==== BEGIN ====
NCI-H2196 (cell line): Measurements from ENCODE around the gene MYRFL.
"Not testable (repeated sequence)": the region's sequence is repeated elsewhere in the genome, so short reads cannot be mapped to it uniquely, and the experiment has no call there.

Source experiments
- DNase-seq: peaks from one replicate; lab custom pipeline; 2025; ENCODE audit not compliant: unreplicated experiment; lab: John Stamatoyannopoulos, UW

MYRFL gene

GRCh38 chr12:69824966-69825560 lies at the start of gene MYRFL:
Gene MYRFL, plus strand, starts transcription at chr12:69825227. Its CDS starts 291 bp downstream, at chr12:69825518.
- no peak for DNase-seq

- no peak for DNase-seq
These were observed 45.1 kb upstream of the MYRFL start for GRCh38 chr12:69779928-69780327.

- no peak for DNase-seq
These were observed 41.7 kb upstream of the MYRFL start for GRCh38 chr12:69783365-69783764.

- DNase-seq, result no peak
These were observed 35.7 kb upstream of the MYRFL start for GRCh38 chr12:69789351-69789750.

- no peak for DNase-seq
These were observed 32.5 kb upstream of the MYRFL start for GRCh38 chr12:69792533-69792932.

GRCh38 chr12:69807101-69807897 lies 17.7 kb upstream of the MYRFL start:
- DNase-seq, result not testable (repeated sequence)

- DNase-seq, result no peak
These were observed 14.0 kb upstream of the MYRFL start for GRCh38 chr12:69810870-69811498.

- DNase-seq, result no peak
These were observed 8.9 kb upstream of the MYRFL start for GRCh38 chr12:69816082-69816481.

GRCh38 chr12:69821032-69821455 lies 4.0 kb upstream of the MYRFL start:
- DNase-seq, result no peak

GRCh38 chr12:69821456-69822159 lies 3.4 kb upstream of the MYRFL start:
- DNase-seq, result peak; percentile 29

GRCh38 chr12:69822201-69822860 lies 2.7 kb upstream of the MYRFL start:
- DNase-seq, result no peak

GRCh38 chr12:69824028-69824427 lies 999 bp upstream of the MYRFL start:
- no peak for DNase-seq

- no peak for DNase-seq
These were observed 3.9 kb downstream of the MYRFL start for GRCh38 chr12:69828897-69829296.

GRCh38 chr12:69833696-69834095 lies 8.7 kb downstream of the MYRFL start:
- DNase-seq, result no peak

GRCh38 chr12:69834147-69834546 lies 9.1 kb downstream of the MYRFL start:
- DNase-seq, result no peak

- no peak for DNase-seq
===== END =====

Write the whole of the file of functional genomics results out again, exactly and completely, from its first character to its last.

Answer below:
NCI-H2196 (cell line): Measurements from ENCODE around the gene MYRFL.
"Not testable (repeated sequence)": the region's sequence is repeated elsewhere in the genome, so short reads cannot be mapped to it uniquely, and the experiment has no call there.

Source experiments
- DNase-seq: peaks from one replicate; lab custom pipeline; 2025; ENCODE audit not compliant: unreplicated experiment; lab: John Stamatoyannopoulos, UW

MYRFL gene

GRCh38 chr12:69824966-69825560 lies at the start of gene MYRFL:
Gene MYRFL, plus strand, starts transcription at chr12:69825227. Its CDS starts 291 bp downstream, at chr12:69825518.
- no peak for DNase-seq

- no peak for DNase-seq
These were observed 45.1 kb upstream of the MYRFL start for GRCh38 chr12:69779928-69780327.

- no peak for DNase-seq
These were observed 41.7 kb upstream of the MYRFL start for GRCh38 chr12:69783365-69783764.

- DNase-seq, result no peak
These were observed 35.7 kb upstream of the MYRFL start for GRCh38 chr12:69789351-69789750.

- no peak for DNase-seq
These were observed 32.5 kb upstream of the MYRFL start for GRCh38 chr12:69792533-69792932.

GRCh38 chr12:69807101-69807897 lies 17.7 kb upstream of the MYRFL start:
- DNase-seq, result not testable (repeated sequence)

- DNase-seq, result no peak
These were observed 14.0 kb upstream of the MYRFL start for GRCh38 chr12:69810870-69811498.

- DNase-seq, result no peak
These were observed 8.9 kb upstream of the MYRFL start for GRCh38 chr12:69816082-69816481.

GRCh38 chr12:69821032-69821455 lies 4.0 kb upstream of the MYRFL start:
- DNase-seq, result no peak

GRCh38 chr12:69821456-69822159 lies 3.4 kb upstream of the MYRFL start:
- DNase-seq, result peak; percentile 29

GRCh38 chr12:69822201-69822860 lies 2.7 kb upstream of the MYRFL start:
- DNase-seq, result no peak

GRCh38 chr12:69824028-69824427 lies 999 bp upstream of the MYRFL start:
- no peak for DNase-seq

- no peak for DNase-seq
These were observed 3.9 kb downstream of the MYRFL start for GRCh38 chr12:69828897-69829296.

GRCh38 chr12:69833696-69834095 lies 8.7 kb downstream of the MYRFL start:
- DNase-seq, result no peak

GRCh38 chr12:69834147-69834546 lies 9.1 kb downstream of the MYRFL start:
- DNase-seq, result no peak

- no peak for DNase-seq